Cities the world over were founded strategically—often for their closeness to water. So it makes sense that many offer beautiful panoramas of buildings along an ocean, river, or lake. Some feature mountain backdrops as well.
But let me tell you: Cape Town may trump them all. When you’re wondering, “Why go to Africa’s southwestern edge?” start with the scenery.
We’ll be living in Cape Town for 10 weeks, and we’re getting to know the food, music, culture, and people. But even if you have much less time for all that, it’s worth coming for the inspiring landscapes alone. Our studio has both mountain and water views—and that’s not unusual.
Eight-hundred-million-year-old, 3,000-foot-tall Table Mountain is justly famous. Its long, jagged base and flat top are unique and impressive. But it’s also framed by two peaks, Devil’s Point and Lion’s Head, that are equally wild and cool.
The city center is called the “city bowl,” and it’s a bowl along a bay. Buildings then wrap around Signal Hill, between the ridge and the coast. There’s an amazing running-walking path there, the Sea Point Promenade, where you can watch the Atlantic waves crash into the African rocks.
The climate is considered mild Mediterranean. Humidity is low. And luckily for a city of 3 million, the prevailing wind (nicknamed the “Cape Doctor”) seems to blow any fumes out, and pull fresh ocean air in.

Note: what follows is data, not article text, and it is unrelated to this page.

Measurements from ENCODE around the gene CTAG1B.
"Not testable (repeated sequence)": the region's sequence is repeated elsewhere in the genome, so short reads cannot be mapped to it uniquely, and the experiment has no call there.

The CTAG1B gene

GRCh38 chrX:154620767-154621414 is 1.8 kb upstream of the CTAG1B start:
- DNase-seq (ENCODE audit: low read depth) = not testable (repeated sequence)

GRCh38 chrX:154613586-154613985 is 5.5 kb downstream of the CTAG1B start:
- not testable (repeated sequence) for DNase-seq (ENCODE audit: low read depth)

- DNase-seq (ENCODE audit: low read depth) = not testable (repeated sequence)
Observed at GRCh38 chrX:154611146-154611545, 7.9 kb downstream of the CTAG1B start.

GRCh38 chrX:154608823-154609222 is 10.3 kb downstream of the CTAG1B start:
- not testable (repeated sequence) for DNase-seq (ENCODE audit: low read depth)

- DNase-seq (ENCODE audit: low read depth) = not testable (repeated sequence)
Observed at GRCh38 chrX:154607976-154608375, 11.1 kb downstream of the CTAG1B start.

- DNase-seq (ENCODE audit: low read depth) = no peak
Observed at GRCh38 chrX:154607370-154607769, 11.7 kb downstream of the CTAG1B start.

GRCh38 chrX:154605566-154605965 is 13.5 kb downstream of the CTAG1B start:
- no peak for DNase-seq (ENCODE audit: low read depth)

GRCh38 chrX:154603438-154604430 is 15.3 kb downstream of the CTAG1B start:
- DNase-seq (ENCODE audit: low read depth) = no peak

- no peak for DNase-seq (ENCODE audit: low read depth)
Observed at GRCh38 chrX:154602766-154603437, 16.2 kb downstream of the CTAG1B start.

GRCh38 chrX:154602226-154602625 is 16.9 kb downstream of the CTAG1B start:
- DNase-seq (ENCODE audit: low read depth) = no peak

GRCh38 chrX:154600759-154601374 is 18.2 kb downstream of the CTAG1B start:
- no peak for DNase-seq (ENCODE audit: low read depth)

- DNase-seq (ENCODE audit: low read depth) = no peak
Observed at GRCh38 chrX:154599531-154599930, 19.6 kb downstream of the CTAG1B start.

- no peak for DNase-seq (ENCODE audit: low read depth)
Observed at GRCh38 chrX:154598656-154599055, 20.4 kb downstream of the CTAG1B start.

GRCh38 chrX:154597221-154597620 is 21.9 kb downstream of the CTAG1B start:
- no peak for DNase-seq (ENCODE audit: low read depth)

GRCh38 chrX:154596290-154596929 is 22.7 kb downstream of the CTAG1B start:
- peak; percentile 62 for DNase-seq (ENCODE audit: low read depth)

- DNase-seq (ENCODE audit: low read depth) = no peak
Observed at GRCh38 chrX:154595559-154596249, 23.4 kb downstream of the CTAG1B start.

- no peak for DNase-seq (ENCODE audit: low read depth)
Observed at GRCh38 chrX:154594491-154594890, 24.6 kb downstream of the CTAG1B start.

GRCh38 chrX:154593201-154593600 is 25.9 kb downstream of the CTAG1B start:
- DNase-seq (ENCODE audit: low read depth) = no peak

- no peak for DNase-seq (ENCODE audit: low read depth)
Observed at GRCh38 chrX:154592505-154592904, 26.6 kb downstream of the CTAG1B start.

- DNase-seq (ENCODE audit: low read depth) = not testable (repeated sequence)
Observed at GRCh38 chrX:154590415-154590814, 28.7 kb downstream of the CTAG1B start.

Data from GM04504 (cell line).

Even now, in winter, temperatures range between 50s-70s F, and I’m told the summer average is 79 F. The Cape Town climate is often compared to Santiago, Barcelona, or L.A.
And where else do you see world-class beaches so close to a major city center? Elsewhere, good beaches are at least 30 minutes from downtown, since few want to risk swimming in pollution. Here, separated from the city by a ridge, is ritzy, palm-lined Camps Bay. (To be fair, the water is chilly, but that won’t stop us from lounging on the sand tomorrow.)
There is much more to Cape Town around the harbor in the opposite direction from Camps Bay, as well as on the Cape flats behind Table Mountain. We haven’t explored those yet. But even if you or I hardly got out of the main city, Cape Town’s scenery would still be worth the trip.